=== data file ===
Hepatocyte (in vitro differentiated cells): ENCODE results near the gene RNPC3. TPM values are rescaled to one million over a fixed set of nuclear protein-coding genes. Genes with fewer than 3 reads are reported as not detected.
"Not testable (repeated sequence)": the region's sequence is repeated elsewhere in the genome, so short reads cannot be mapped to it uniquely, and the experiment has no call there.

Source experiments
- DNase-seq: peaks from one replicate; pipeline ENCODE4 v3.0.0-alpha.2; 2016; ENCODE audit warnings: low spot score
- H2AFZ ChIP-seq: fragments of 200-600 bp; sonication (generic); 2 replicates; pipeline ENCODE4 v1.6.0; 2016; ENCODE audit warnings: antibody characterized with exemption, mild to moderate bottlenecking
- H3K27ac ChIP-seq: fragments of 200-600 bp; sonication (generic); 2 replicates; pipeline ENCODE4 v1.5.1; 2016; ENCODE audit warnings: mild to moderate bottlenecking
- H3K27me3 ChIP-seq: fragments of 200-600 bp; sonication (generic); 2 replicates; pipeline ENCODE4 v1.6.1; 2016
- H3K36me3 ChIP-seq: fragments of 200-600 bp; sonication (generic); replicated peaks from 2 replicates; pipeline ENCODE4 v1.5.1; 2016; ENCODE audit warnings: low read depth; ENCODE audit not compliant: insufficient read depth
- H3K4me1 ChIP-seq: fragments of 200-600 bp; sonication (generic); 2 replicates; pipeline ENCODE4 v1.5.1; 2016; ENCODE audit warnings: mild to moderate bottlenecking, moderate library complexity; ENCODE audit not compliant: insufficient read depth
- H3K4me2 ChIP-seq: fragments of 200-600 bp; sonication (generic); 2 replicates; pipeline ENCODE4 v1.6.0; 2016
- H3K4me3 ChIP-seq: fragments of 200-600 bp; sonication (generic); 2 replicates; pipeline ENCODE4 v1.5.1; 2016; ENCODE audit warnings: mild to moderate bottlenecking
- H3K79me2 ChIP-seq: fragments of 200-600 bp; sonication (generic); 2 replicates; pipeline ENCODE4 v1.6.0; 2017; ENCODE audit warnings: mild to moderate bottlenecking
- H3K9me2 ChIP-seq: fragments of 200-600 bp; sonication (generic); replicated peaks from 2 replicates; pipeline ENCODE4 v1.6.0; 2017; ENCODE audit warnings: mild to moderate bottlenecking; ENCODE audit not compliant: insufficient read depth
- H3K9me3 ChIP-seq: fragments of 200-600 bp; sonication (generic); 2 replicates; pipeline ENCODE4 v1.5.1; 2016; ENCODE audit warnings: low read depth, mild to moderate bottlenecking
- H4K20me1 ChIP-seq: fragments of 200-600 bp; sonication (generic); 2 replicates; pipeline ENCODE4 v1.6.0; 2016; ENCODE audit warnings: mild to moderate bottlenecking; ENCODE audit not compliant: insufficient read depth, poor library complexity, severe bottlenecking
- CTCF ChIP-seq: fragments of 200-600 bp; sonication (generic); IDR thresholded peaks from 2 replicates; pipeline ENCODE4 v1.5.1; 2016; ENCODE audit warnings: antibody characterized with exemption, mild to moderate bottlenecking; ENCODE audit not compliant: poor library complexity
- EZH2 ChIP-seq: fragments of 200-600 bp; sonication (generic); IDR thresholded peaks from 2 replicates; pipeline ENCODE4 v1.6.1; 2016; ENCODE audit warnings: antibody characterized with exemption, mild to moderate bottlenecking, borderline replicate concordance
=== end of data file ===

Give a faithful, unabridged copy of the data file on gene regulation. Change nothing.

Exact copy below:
Hepatocyte (in vitro differentiated cells): ENCODE results near the gene RNPC3. TPM values are rescaled to one million over a fixed set of nuclear protein-coding genes. Genes with fewer than 3 reads are reported as not detected.
"Not testable (repeated sequence)": the region's sequence is repeated elsewhere in the genome, so short reads cannot be mapped to it uniquely, and the experiment has no call there.

Source experiments
- DNase-seq: peaks from one replicate; pipeline ENCODE4 v3.0.0-alpha.2; 2016; ENCODE audit warnings: low spot score
- H2AFZ ChIP-seq: fragments of 200-600 bp; sonication (generic); 2 replicates; pipeline ENCODE4 v1.6.0; 2016; ENCODE audit warnings: antibody characterized with exemption, mild to moderate bottlenecking
- H3K27ac ChIP-seq: fragments of 200-600 bp; sonication (generic); 2 replicates; pipeline ENCODE4 v1.5.1; 2016; ENCODE audit warnings: mild to moderate bottlenecking
- H3K27me3 ChIP-seq: fragments of 200-600 bp; sonication (generic); 2 replicates; pipeline ENCODE4 v1.6.1; 2016
- H3K36me3 ChIP-seq: fragments of 200-600 bp; sonication (generic); replicated peaks from 2 replicates; pipeline ENCODE4 v1.5.1; 2016; ENCODE audit warnings: low read depth; ENCODE audit not compliant: insufficient read depth
- H3K4me1 ChIP-seq: fragments of 200-600 bp; sonication (generic); 2 replicates; pipeline ENCODE4 v1.5.1; 2016; ENCODE audit warnings: mild to moderate bottlenecking, moderate library complexity; ENCODE audit not compliant: insufficient read depth
- H3K4me2 ChIP-seq: fragments of 200-600 bp; sonication (generic); 2 replicates; pipeline ENCODE4 v1.6.0; 2016
- H3K4me3 ChIP-seq: fragments of 200-600 bp; sonication (generic); 2 replicates; pipeline ENCODE4 v1.5.1; 2016; ENCODE audit warnings: mild to moderate bottlenecking
- H3K79me2 ChIP-seq: fragments of 200-600 bp; sonication (generic); 2 replicates; pipeline ENCODE4 v1.6.0; 2017; ENCODE audit warnings: mild to moderate bottlenecking
- H3K9me2 ChIP-seq: fragments of 200-600 bp; sonication (generic); replicated peaks from 2 replicates; pipeline ENCODE4 v1.6.0; 2017; ENCODE audit warnings: mild to moderate bottlenecking; ENCODE audit not compliant: insufficient read depth
- H3K9me3 ChIP-seq: fragments of 200-600 bp; sonication (generic); 2 replicates; pipeline ENCODE4 v1.5.1; 2016; ENCODE audit warnings: low read depth, mild to moderate bottlenecking
- H4K20me1 ChIP-seq: fragments of 200-600 bp; sonication (generic); 2 replicates; pipeline ENCODE4 v1.6.0; 2016; ENCODE audit warnings: mild to moderate bottlenecking; ENCODE audit not compliant: insufficient read depth, poor library complexity, severe bottlenecking
- CTCF ChIP-seq: fragments of 200-600 bp; sonication (generic); IDR thresholded peaks from 2 replicates; pipeline ENCODE4 v1.5.1; 2016; ENCODE audit warnings: antibody characterized with exemption, mild to moderate bottlenecking; ENCODE audit not compliant: poor library complexity
- EZH2 ChIP-seq: fragments of 200-600 bp; sonication (generic); IDR thresholded peaks from 2 replicates; pipeline ENCODE4 v1.6.1; 2016; ENCODE audit warnings: antibody characterized with exemption, mild to moderate bottlenecking, borderline replicate concordance